This is where travel disruptions can cause issues in meeting deadlines. Any traveller will tell you, wherever you go from destination to destination, there’s the possibility for delays and cancellations. This means potentially losing days and not hitting deadlines. It’s bad enough on vacation, let alone in the middle of a working week.
Digital nomads are often freelancers, and don’t have any ongoing employment contract. As with anything in life, excellent jobs can end at short-term notice and surviving financially can be challenging. It’s very daunting to consider how to replace this loss of income. Typically, freelancers never turn down work, for fear of not having enough money when work slows down.
Are there visa restrictions on entering a country for a longer time? Are there taxes to consider if you’re earning money whilst living in a Thai beach house? Which state’s contract law do you use to enforce contracts, and what happens if a client doesn’t pay? Do you need permission just to work in your destination, even remotely?
These are questions all digital nomads face, and can be an absolute bore to keep on top of. Ensuring you have the right paperwork, and knowing your legalities, is imperative when you decide to live and work on the go. Each state has a different concept of what constitutes taxable status, not to mention where the work was completed (and how it should be taxed). Combined with employment (if you’re employed locally or through a foreign company) and residence, it all makes for stressful and often unknown challenges.
Unless you spend much time outside of major urban areas, carrying cash isn’t the safest option, and using your home debit card to draw money in local currencies can be expensive. Several countries allow you to open a bank account as a foreigner, or non-resident, even if you don’t have regular employment in that country.
Paypal isn’t a great option because their cross-border transfer fees are ridiculously high, even higher than typical bank fees. Plus, if you pay large amounts of money into your account you’ll need to supply PayPal with your proof of address and income details, depending on your country of residence.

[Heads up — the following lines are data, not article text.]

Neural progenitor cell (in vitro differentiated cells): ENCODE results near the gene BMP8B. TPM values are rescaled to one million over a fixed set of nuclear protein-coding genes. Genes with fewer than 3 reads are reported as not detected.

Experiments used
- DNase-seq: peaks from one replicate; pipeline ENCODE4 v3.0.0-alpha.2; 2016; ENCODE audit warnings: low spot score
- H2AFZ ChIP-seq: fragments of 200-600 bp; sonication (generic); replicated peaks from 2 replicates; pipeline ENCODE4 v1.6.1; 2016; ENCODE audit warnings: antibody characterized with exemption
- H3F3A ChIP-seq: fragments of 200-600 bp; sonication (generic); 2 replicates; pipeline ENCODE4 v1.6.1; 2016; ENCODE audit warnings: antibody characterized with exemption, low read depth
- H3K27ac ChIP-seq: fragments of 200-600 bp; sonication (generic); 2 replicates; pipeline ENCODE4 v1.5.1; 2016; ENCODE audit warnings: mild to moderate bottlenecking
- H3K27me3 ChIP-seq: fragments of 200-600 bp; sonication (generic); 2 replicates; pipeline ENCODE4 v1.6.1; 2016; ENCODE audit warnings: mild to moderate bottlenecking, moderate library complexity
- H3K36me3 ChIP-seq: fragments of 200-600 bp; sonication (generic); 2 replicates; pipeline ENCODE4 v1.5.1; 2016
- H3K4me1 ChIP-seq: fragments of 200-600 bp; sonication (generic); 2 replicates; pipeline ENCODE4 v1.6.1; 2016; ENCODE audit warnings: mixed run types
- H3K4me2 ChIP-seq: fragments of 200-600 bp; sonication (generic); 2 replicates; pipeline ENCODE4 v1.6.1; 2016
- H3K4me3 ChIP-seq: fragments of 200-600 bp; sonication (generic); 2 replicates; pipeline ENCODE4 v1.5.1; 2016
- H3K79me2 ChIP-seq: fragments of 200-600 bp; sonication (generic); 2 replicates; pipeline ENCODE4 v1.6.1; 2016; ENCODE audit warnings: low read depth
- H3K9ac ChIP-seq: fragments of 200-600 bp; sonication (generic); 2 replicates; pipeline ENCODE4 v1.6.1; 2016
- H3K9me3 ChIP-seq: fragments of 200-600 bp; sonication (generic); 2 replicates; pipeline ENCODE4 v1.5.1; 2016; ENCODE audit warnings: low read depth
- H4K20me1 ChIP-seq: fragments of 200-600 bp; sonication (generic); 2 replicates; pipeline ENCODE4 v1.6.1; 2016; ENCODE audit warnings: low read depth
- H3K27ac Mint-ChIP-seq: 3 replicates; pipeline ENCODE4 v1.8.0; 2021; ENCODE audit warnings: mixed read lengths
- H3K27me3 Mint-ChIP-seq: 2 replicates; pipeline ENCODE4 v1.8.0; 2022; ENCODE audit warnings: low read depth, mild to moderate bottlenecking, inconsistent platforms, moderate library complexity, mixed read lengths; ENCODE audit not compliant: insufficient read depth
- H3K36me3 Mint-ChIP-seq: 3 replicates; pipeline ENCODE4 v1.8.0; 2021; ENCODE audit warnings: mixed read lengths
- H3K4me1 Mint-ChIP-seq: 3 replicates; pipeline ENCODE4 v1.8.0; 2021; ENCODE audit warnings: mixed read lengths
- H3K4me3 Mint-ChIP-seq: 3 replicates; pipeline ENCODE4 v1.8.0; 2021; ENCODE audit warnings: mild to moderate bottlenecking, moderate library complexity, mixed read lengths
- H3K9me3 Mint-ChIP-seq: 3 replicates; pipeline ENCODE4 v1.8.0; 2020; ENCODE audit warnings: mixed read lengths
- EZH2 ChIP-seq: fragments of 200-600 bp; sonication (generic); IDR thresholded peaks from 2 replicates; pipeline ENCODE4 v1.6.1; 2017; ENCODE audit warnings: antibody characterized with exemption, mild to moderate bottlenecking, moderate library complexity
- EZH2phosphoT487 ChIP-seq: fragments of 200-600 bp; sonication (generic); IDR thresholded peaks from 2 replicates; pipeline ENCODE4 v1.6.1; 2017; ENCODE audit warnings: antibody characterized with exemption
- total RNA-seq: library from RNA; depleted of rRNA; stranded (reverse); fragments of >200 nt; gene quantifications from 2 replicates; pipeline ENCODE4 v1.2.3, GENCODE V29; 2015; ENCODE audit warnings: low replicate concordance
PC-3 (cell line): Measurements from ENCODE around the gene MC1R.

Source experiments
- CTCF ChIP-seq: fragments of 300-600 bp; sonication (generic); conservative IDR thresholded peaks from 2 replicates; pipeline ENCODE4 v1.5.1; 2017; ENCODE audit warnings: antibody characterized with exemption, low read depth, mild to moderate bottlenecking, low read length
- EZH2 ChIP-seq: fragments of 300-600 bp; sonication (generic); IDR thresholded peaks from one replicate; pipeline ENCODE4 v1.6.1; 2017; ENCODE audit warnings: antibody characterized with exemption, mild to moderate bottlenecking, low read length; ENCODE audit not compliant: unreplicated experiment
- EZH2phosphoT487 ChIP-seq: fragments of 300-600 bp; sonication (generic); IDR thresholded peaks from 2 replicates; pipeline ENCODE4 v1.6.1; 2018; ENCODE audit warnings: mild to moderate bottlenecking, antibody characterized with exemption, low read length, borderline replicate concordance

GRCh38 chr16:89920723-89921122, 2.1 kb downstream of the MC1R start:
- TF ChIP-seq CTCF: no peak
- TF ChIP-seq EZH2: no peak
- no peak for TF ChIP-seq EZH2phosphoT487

Avoiding high fees is possible, with companies like TransferWise, who are leading the way in making international transfers more affordable. They even offer a borderless account now, so you can hold money in up to 28 currencies, and get local bank account details for British pounds, euros, US dollars and Australian dollars. It’s making the life of a digital nomad a little bit easier.
The best way to run your own business as a digital nomad, freelancer or location independent entrepreneur is to become an Estonian e-resident. To become an e-resident you don’t have to live in Estonia, and once you become one, can create an Estonian limited company. The beauty of this is that you can manage your Estonian company anywhere in the world — you can connect directly to your business online. LeapIN offers a powerful way to run your Estonian company as an e-resident. We’ll help you establish your company, and also take care of the day-to-day hassles of accounting, taxes and legal compliance. Say goodbye to confusing bureaucracy and crunching numbers. We’ve got you covered.
When you’re travelling, or always on the move, you either have your mind on work and your deadlines or ensuring you have enough work to survive financially. Taking time off then, for exploring the country you’re in and relaxation can make you feel guilty.
Digital nomads often struggle with work-life balance, they either work too much or think they don’t work enough.
Perhaps the most significant challenge of being a digital nomad is creating a suitable work-life balance. Working too much? You may as well have stayed home, all those beautiful sunsets are wasted against the back of your laptop. Too much relaxing, and you’ll be taking local menial work to make ends meet.
Making the world work with your work, that’s the challenge.